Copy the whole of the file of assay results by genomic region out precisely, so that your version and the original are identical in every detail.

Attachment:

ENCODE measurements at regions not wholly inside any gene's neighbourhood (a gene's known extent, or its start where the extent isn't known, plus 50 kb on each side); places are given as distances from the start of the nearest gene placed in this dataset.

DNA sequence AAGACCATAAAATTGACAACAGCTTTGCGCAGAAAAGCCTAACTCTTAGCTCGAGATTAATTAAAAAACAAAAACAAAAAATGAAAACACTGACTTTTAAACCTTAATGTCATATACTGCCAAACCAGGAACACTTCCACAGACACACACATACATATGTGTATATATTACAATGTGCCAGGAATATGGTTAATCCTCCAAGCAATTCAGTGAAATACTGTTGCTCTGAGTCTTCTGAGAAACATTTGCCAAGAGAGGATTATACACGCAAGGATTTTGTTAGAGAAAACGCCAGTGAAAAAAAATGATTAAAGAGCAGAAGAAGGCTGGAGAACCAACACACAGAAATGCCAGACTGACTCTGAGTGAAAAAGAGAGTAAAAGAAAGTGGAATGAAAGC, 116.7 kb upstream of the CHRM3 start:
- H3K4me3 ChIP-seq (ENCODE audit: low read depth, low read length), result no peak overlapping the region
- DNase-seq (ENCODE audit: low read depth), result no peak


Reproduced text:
ENCODE measurements at regions not wholly inside any gene's neighbourhood (a gene's known extent, or its start where the extent isn't known, plus 50 kb on each side); places are given as distances from the start of the nearest gene placed in this dataset.

DNA sequence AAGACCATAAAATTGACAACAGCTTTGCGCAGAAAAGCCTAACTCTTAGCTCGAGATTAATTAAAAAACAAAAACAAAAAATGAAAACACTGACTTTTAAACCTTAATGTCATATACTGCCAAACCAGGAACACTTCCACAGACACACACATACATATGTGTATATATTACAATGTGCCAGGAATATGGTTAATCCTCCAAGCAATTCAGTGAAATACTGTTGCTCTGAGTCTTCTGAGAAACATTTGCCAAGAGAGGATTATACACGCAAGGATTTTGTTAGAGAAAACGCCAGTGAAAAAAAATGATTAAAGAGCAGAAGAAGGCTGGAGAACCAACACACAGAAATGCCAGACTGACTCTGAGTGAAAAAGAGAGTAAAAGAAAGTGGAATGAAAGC, 116.7 kb upstream of the CHRM3 start:
- H3K4me3 ChIP-seq (ENCODE audit: low read depth, low read length), result no peak overlapping the region
- DNase-seq (ENCODE audit: low read depth), result no peak